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Nov

27

2017

When are Tax Forms Necessary in Video Poker Wins?

Unless they play at dollar level or above on single-hand games or quarter-level or above on multi-hand games, video poker players rarely reach the $1,200 threshold that requires a tax form before they’re paid. A royal flush with five quarters wagered brings a $1,000 jackpot — a nice bonanza, but well below the tax trigger.

However, some multi-hand nickel games with bonus multipliers also can hit that level.

The key is combining payoffs on multiple hands, a point that drew this question from a reader.

“I was playing a Triple Play Bonus Poker on nickel Hot Roll, got an 4 on a dice roll, then got four Aces on the deal, with no draw.

“Aces are worth 400, which on nickels is $20. with the dice multiplying by four, that was $80, and I got it three times for a total of $240.

“That got me thinking. What about a royal flush? A nickel royal is worth $200, so if I got 4 on the dice, they’d be $800 apiece. If I got them three times, that’s $2,400.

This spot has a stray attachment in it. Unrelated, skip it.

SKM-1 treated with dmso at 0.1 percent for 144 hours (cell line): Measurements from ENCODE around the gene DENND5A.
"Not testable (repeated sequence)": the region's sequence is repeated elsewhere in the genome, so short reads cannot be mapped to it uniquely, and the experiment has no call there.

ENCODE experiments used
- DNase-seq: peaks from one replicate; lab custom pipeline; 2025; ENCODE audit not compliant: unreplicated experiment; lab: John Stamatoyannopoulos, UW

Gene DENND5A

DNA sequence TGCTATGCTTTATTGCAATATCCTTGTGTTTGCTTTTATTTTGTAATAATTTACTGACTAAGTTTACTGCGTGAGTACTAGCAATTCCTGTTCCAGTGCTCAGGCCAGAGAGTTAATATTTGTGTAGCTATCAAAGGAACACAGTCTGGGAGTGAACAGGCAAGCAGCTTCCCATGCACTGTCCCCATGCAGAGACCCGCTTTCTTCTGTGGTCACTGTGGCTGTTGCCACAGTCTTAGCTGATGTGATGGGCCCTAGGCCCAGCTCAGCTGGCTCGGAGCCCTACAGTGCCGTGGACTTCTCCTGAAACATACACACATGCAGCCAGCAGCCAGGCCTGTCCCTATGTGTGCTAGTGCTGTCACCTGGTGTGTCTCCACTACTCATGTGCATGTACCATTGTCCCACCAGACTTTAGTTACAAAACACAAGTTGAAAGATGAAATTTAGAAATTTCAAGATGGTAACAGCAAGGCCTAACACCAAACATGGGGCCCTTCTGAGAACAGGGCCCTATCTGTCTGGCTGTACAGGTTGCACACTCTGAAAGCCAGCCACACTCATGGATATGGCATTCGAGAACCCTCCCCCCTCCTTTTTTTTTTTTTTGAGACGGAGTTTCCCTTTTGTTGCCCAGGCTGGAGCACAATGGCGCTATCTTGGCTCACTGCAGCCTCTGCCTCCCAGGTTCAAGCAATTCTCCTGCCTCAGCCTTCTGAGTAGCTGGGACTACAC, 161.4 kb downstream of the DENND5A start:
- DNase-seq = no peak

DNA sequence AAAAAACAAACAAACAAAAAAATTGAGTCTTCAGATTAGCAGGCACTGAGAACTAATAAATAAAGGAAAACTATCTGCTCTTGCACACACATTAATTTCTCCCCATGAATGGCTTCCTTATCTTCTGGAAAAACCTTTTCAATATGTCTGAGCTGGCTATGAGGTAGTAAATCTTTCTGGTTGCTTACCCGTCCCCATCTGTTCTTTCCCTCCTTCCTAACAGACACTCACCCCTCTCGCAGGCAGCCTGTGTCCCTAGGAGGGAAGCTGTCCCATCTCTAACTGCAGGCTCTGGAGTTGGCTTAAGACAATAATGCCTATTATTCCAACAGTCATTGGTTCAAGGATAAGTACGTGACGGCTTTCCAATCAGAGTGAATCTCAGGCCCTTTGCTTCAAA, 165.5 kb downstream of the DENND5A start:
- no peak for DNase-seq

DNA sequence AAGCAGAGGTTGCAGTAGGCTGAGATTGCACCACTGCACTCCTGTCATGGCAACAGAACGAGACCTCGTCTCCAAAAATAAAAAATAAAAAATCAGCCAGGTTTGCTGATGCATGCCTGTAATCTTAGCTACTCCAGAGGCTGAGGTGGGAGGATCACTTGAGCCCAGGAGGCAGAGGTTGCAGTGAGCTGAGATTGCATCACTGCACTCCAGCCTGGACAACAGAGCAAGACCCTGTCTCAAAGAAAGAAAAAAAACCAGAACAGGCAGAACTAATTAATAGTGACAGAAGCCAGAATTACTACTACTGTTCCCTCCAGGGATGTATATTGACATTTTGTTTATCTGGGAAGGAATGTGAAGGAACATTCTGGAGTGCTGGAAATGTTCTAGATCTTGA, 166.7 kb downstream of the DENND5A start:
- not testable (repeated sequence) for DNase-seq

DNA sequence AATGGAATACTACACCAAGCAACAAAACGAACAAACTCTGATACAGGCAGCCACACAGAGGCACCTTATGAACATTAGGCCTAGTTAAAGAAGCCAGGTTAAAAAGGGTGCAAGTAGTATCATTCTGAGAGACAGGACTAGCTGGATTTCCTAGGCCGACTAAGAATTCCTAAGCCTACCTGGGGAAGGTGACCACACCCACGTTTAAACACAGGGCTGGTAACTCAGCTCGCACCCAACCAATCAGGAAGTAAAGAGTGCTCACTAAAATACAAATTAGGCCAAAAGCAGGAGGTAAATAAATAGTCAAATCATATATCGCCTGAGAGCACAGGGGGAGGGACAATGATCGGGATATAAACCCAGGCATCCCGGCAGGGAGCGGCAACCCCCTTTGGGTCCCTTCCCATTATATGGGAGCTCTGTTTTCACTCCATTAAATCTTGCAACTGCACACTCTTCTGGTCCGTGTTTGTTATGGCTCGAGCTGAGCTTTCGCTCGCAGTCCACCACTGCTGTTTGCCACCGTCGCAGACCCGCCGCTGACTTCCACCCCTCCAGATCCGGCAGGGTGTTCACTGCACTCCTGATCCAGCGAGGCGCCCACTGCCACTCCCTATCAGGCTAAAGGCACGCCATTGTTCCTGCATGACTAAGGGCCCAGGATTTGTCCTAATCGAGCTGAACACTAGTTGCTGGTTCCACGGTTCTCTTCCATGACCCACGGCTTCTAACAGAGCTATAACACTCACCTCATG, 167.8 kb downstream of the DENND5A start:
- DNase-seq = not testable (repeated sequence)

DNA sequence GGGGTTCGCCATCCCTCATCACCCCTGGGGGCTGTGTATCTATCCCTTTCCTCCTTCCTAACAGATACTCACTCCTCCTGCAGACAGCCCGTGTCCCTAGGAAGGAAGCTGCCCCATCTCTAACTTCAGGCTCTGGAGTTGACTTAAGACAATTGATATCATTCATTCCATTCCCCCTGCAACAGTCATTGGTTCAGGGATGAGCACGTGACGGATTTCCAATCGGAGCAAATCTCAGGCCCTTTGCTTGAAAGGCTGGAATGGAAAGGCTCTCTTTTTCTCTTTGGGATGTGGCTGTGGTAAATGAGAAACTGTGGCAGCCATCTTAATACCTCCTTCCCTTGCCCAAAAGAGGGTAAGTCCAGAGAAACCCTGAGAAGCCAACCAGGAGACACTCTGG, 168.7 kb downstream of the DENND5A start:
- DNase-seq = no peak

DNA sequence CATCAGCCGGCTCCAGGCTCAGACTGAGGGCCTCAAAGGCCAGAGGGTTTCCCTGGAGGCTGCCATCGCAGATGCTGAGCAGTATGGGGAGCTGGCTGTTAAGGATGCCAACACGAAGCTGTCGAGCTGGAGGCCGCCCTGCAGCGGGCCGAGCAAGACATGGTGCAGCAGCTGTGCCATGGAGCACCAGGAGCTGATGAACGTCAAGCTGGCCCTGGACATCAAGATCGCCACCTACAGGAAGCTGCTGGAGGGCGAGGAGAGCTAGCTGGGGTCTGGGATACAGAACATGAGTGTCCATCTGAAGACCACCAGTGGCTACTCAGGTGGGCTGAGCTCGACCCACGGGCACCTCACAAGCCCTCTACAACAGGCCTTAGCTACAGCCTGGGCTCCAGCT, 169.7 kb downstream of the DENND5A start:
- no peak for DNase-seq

“Would that mean I’d get a tax form? Is the meaningful figure here the $800 on each royal, or the $2,400 for all three?”

For IRS purposes, all winnings on one play are lumped together, so yes, you would have to sign an IRS form W-2G before the casino could pay you on the three $800 royals. The total payoff you get after any one push of the deal button counts toward the $1,200 threshold at which the form is required.

When you’re playing video poker with multipliers and/or multiple hands, there are extra routes to an IRS-level jackpot. A single nickel royal will reach tax form level with any multiplier of 6x or more. Even without a multiplier, if you’re playing Ten Play, Fifty Play or Hundred Play, six or more royals could take you to $1,200-plus.

With multipliers, even medium-pay hands like full houses and flushes with enough hands and multipliers can bring tax forms.

But the short answer is that any total payoff of $1,200 or more will bring a tax form, even if the component payoffs are smaller.

 

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